Writers tend to find magic in the most unlikely places, but in these non-fiction pieces, the supernatural pays the authors unexpected visits by their own accord. And not all encounters are so friendly.
While You Were Sleeping
By Denise Fernandez
My Saturday mornings are usually pretty great. I stay in bed until noon and get to worry about nothing at all for even just a little while. My entire family normally has breakfast in the dining room without me—they know I’d rather sleep in by myself than get up at an ungodly hour for food.
Everything had been seemingly normal. I was drifting in and out of consciousness when I heard my relatives go downstairs for their usual breakfast. I laid on my side as I continued to sleep.
That was when my entire body froze.
I first heard about sleep paralysis when I was in college. My friends would talk about an unseen force pressing on their chests, sometimes so heavy that they’d stop breathing. Others would tell me of seeing shadows in their bedrooms, illusions of an old hag creeping on top of them. I had never experienced it myself, and thought I never would, until that one Saturday morning.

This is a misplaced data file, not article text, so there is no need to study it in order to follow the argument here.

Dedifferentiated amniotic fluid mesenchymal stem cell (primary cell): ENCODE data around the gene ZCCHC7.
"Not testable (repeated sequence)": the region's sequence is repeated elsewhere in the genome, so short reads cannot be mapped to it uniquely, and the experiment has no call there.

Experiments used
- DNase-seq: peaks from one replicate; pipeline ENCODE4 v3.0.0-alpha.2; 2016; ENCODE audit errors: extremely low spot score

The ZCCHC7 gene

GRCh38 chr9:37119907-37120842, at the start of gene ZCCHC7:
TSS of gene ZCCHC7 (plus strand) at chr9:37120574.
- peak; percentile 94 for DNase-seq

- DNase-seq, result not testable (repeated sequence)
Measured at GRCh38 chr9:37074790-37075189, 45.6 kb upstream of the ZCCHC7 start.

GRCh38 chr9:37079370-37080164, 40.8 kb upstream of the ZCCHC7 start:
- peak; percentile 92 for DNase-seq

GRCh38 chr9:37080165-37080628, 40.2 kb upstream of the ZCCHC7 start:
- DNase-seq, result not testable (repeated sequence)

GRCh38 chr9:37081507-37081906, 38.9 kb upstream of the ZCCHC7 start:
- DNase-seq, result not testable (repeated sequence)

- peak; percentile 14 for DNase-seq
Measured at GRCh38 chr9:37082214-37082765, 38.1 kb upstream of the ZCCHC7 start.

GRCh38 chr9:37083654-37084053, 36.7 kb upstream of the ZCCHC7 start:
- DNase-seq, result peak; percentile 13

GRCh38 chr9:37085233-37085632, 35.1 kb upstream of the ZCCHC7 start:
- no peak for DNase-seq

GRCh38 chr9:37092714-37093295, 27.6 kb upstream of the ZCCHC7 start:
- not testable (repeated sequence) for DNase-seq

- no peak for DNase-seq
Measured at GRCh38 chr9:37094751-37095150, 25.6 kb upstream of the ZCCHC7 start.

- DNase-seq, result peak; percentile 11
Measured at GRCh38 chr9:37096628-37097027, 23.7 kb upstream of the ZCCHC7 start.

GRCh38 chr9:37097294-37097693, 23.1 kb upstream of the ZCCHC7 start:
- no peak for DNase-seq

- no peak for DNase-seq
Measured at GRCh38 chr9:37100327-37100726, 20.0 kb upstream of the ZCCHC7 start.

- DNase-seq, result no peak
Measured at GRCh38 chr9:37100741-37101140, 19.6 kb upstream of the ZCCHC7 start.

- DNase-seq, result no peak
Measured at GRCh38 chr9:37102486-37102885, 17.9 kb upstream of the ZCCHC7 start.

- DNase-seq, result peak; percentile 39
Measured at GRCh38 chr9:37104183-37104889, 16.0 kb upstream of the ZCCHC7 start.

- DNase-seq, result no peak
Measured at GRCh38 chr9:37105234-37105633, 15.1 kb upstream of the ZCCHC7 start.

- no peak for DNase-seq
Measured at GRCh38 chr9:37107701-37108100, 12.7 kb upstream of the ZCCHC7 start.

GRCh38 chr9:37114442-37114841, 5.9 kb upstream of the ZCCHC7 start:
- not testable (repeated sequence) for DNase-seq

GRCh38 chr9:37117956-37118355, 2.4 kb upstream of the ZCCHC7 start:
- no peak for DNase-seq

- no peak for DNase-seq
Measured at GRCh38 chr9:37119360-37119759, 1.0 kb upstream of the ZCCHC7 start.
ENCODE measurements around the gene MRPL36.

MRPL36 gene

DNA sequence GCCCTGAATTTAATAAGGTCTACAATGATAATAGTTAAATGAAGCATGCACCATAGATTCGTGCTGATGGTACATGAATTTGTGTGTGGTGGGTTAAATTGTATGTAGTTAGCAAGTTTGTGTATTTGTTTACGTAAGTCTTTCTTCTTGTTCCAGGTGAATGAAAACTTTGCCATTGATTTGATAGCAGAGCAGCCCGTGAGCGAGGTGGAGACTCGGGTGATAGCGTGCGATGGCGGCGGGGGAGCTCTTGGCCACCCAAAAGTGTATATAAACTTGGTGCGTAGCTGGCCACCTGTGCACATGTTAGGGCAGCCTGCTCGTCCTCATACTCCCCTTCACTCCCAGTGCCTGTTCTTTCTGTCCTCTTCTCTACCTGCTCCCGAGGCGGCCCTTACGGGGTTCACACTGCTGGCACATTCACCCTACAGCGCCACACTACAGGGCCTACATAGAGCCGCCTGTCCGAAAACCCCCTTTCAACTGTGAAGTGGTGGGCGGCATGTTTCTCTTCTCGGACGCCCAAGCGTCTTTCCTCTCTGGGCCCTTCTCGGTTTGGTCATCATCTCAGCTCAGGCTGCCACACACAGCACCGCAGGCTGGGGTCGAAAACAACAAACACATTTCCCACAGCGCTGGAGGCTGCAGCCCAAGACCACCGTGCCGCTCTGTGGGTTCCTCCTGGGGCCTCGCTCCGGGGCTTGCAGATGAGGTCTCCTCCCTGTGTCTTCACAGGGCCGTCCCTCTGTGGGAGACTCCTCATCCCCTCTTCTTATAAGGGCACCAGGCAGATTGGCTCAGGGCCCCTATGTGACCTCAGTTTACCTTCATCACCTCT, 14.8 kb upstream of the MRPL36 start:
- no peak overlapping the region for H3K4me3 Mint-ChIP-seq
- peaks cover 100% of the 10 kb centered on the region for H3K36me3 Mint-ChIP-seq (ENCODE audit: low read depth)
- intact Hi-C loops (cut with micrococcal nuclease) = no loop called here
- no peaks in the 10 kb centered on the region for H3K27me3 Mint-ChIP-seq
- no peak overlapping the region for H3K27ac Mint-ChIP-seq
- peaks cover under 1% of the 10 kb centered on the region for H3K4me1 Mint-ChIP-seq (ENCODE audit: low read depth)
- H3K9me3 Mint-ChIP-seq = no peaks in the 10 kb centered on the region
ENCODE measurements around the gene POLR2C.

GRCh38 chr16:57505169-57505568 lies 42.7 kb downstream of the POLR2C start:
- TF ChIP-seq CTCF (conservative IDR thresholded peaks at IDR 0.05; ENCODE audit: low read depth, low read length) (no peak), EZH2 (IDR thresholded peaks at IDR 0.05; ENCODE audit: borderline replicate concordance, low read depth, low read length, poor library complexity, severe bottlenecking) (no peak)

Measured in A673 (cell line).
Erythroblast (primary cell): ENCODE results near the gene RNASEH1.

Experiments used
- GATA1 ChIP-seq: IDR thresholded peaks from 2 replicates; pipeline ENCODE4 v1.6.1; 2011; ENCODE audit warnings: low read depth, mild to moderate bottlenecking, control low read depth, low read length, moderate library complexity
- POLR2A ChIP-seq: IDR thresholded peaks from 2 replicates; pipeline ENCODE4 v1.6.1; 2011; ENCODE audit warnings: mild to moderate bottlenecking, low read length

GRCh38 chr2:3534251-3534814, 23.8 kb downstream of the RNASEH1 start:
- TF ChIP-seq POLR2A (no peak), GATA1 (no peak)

I knew when I woke up that that was it. I was finally getting my own episode of sleep paralysis. I was awake, but dared not open my eyes for fear of the monsters I would possibly see. I kept still, unable to move any part of my body, hoping that this was the worst it could get and that control over myself would come back soon.
She spoke to me while I desperately tried to wait it out as calmly as I could.
“Wake up, my darling.”
Despite her words, her tone was far from comforting. The whisper felt like it came from a presence behind me, a warm breath murmuring into my right ear. The voice sounded similar to a fusion of a banshee and a dying animal. Whatever it was, it wasn’t human.
Wake up, my darling.
It was a challenge. She was daring me, because she knew I couldn’t.
I screamed as I tried to break away from my paralysis. Running down the stairs, I settled into the dining table and had breakfast for the first Saturday in a long time, my hands still trembling. No one in my family knew what just happened.
Sleep paralysis affects around 63 percent of the entire human population. They say that the more you’re aware of the condition, the more you read or watch material about it, the more likely you’ll experience it yourself. When you do, don’t open your eyes.